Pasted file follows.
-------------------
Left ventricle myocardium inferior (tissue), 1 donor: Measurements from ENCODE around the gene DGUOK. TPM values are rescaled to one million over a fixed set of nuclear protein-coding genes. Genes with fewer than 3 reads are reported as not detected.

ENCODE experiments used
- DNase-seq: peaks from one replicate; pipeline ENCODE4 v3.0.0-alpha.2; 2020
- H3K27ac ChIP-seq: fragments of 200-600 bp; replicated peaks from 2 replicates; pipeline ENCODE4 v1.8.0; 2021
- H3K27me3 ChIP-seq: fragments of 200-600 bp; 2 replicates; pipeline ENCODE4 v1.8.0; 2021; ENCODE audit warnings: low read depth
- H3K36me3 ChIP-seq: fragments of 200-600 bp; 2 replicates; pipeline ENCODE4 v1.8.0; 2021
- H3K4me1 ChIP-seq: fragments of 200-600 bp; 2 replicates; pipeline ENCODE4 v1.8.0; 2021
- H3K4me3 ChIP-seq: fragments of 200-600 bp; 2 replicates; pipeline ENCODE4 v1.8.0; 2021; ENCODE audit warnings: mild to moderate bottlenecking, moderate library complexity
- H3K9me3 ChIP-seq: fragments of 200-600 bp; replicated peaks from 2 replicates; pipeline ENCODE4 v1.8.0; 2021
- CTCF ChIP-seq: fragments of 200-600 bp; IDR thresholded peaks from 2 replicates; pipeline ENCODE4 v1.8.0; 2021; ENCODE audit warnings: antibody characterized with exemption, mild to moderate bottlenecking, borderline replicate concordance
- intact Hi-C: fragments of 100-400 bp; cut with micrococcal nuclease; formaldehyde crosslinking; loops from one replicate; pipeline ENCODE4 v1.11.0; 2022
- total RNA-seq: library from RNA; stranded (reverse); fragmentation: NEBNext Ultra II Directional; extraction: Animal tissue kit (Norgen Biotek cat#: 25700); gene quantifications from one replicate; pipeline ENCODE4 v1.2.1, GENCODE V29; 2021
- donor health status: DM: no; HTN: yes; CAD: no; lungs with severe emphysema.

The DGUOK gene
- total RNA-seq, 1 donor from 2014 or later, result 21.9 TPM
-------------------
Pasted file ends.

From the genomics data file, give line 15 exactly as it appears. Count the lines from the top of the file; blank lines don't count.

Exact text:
- total RNA-seq, 1 donor from 2014 or later, result 21.9 TPM